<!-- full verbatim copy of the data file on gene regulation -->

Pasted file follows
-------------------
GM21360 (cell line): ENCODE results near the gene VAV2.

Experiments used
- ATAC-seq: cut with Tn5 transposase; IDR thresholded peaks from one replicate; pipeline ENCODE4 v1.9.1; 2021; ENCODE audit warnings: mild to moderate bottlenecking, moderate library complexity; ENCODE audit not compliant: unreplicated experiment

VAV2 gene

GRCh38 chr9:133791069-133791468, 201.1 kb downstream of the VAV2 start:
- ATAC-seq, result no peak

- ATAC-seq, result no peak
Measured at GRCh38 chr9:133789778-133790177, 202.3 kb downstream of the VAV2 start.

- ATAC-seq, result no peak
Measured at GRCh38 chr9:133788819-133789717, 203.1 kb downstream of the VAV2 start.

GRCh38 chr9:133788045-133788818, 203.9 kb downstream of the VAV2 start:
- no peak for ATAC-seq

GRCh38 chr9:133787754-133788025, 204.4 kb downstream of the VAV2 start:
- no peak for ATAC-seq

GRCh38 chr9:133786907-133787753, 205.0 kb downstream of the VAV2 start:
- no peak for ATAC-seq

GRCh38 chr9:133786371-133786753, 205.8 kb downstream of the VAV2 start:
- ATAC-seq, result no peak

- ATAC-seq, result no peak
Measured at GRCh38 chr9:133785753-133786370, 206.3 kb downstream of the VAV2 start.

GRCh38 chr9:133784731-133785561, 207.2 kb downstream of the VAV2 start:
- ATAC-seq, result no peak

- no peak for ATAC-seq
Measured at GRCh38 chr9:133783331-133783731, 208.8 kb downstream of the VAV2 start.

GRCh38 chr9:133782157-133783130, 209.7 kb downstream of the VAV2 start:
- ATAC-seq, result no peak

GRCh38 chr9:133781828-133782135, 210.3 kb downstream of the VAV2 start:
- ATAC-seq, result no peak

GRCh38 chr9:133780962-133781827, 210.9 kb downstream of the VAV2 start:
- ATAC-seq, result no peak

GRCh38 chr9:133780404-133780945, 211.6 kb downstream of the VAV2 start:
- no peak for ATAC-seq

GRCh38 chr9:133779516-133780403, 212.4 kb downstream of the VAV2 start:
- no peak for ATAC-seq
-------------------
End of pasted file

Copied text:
GM21360 (cell line): ENCODE results near the gene VAV2.

Experiments used
- ATAC-seq: cut with Tn5 transposase; IDR thresholded peaks from one replicate; pipeline ENCODE4 v1.9.1; 2021; ENCODE audit warnings: mild to moderate bottlenecking, moderate library complexity; ENCODE audit not compliant: unreplicated experiment

VAV2 gene

GRCh38 chr9:133791069-133791468, 201.1 kb downstream of the VAV2 start:
- ATAC-seq, result no peak

- ATAC-seq, result no peak
Measured at GRCh38 chr9:133789778-133790177, 202.3 kb downstream of the VAV2 start.

- ATAC-seq, result no peak
Measured at GRCh38 chr9:133788819-133789717, 203.1 kb downstream of the VAV2 start.

GRCh38 chr9:133788045-133788818, 203.9 kb downstream of the VAV2 start:
- no peak for ATAC-seq

GRCh38 chr9:133787754-133788025, 204.4 kb downstream of the VAV2 start:
- no peak for ATAC-seq

GRCh38 chr9:133786907-133787753, 205.0 kb downstream of the VAV2 start:
- no peak for ATAC-seq

GRCh38 chr9:133786371-133786753, 205.8 kb downstream of the VAV2 start:
- ATAC-seq, result no peak

- ATAC-seq, result no peak
Measured at GRCh38 chr9:133785753-133786370, 206.3 kb downstream of the VAV2 start.

GRCh38 chr9:133784731-133785561, 207.2 kb downstream of the VAV2 start:
- ATAC-seq, result no peak

- no peak for ATAC-seq
Measured at GRCh38 chr9:133783331-133783731, 208.8 kb downstream of the VAV2 start.

GRCh38 chr9:133782157-133783130, 209.7 kb downstream of the VAV2 start:
- ATAC-seq, result no peak

GRCh38 chr9:133781828-133782135, 210.3 kb downstream of the VAV2 start:
- ATAC-seq, result no peak

GRCh38 chr9:133780962-133781827, 210.9 kb downstream of the VAV2 start:
- ATAC-seq, result no peak

GRCh38 chr9:133780404-133780945, 211.6 kb downstream of the VAV2 start:
- no peak for ATAC-seq

GRCh38 chr9:133779516-133780403, 212.4 kb downstream of the VAV2 start:
- no peak for ATAC-seq